Hi. I'm online and happy to answer your question today.
You do not have to worry that you were experiencing anything serious, such as an angle closure glaucoma attack.
It is more likely that you were having an anterior segment/tear film problem. Also, it is not unusual for there to be a "after image" after the light is turned out.....once again, nothing to panic about.
Let me tell you a little bit about tear film problems such as allergies, dry eye and blepharitis. While I don't believe that this is the complete cause of your episode, it could have contributed to it and, since the treatment is very easy and can be done at home, it won't hurt to learn about this.....
When it comes to allergies it is almost impossible to pin down the offending agent(s) and, therefore, treatment needs to focus on controlling the symptoms. Dry eyes are very common and can be improved by a stepwise series of therapies. First, the use of natural tears 4-6+ times/day to augment your natural tear production, if this doesn’t work then you can try temporary punctal occlusion of the lower puncta, then, if needed, temporary occlusion of all 4 puncta then, if indicated, surgical ( non-reversible) closure of the puncta. The openings to your tear drainage system are called puncta and you have one opening on each lid, near your nose.
Blepharitis is a condition where glands in the eyelids are not functioning normally. They become plugged and instead of putting out their normal clear, oily secretions, they put out thick, toothpaste like gunk. You may not be able to see this “gunk” yourself, unless it is really bad, but it shows up clearly on slit lamp examination.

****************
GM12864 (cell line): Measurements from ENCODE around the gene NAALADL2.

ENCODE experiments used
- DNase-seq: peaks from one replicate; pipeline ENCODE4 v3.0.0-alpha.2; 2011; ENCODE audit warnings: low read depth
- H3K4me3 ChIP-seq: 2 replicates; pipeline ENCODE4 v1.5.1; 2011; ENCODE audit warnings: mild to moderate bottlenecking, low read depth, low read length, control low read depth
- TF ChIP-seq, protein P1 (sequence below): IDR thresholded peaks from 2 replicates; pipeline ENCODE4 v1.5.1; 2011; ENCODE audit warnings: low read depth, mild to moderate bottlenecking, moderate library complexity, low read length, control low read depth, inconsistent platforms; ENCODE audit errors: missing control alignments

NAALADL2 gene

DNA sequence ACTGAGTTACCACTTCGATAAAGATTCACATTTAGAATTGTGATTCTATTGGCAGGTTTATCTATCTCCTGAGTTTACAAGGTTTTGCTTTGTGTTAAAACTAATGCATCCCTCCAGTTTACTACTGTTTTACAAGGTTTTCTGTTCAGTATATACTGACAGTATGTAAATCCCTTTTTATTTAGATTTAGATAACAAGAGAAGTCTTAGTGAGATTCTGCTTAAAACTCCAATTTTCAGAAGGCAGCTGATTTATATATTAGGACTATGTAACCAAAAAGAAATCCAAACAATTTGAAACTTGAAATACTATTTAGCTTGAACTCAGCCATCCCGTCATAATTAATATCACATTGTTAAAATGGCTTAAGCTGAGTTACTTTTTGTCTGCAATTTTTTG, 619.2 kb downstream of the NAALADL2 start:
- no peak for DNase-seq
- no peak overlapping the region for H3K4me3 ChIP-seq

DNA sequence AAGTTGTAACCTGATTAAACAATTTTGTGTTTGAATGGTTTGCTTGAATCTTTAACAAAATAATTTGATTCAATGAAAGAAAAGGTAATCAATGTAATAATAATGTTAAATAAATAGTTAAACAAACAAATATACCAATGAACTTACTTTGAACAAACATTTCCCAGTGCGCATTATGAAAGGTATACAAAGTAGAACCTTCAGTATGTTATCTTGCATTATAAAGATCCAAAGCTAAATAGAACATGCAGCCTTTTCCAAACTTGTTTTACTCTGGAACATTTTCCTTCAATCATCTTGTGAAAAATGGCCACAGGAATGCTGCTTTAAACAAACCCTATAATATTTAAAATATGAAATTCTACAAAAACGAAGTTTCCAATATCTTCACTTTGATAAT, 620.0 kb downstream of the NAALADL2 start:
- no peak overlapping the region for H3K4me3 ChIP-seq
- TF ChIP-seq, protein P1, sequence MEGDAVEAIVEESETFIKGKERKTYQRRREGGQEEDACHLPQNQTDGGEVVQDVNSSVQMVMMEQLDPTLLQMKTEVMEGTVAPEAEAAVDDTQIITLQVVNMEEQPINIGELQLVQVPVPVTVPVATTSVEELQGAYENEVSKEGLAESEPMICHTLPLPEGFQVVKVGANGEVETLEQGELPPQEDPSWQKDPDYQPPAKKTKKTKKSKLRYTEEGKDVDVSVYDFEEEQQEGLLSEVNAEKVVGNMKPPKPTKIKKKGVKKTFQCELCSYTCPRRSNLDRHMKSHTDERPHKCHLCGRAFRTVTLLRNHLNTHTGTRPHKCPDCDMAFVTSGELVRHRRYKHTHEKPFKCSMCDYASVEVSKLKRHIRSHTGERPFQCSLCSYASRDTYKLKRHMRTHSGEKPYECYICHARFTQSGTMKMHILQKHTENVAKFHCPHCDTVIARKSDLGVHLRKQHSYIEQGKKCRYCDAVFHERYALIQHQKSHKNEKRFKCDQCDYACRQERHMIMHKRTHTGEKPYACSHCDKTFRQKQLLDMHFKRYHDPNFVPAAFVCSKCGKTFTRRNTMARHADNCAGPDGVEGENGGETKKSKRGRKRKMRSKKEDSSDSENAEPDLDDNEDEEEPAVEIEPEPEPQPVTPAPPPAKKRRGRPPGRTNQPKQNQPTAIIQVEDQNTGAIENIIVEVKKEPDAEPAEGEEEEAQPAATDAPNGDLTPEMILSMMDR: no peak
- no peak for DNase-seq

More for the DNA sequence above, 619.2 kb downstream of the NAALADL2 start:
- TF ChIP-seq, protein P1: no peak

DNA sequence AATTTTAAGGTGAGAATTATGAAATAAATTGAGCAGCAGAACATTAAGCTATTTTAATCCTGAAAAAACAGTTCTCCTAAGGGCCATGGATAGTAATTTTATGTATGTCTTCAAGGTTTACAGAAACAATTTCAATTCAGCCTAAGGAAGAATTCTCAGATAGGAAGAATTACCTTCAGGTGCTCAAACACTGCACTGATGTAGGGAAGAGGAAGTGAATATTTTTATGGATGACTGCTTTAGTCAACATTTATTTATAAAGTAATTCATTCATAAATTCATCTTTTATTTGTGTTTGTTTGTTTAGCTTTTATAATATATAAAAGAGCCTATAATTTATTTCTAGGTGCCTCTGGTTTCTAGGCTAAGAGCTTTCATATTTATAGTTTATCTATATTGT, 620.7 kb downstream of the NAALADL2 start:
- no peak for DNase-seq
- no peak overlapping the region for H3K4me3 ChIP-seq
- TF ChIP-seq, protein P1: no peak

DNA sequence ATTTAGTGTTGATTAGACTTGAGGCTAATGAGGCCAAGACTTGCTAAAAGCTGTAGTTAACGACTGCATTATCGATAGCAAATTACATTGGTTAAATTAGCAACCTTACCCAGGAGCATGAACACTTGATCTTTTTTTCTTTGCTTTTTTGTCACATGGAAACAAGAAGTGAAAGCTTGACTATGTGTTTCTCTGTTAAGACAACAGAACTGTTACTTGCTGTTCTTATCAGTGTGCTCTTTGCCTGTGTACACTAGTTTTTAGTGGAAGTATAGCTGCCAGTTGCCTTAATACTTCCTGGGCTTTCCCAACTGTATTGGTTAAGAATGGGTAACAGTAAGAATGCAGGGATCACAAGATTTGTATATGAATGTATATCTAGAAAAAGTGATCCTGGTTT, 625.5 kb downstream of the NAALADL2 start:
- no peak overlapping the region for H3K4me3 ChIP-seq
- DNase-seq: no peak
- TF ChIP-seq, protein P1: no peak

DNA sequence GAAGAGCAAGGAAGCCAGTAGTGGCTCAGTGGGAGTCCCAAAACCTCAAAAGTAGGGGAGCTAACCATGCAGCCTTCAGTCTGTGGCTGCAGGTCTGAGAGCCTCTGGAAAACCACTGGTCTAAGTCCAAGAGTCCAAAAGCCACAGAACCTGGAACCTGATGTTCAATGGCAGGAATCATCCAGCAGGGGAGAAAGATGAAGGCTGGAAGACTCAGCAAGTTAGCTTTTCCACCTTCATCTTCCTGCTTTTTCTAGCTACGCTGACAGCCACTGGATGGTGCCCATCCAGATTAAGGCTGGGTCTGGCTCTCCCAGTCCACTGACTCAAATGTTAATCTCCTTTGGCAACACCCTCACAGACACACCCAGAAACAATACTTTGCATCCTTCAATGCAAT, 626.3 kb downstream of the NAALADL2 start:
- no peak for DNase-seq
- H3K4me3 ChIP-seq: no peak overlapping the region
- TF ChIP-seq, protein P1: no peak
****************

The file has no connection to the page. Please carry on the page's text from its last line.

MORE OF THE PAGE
The best treatment for this condition daily lid scrubs combined with warm compresses. I like to use baby shampoo for lid scrubs. In the shower, place the shampoo on your index fingers, close your eyes, raise your eyebrows (to stretch the skin on your eyelids) and scrub back and forth along your eyelashes for 3 to 5 minutes. The hot water in the shower helps to soften the plugged oils in the glands while the mechanical scrubbing with your soapy fingers removes the oils.
Baby shampoo lid scrubs will also help to wash away allergens and stimulate tear production, thereby addressing all three of your issues. Remember, this is not an instant fix. While you are waiting for the lid scrubs to have affect you can use over the counter allergy pills such as Travist, dimetapp or Zyrtec.
Should your symptoms get worse, your vision become significantly affected or things just not get better in 3 weeks or so you should have a complete eye examination by your local ophthalmologist to look for other, less common, causes of your symptoms.
So, in addition to the above "extra" information, what is the take home message?
First. Don't worry.
Second. Try the above treatment and see if you can improve your tear film
Third. Have a complete eye exam by an ophthalmologist in the near future (not an emergency) just to make sure everything is OK with your eyes and....
Fourth. Don't worry :)
Dose this make sense to you?
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I guess you have stepped away from your computer. I'll switch over to the Q&A system. This system works a lot like 'text messaging' but an email is sent to each of us anytime something is posted to this thread. We can continue to work on your question there..... :)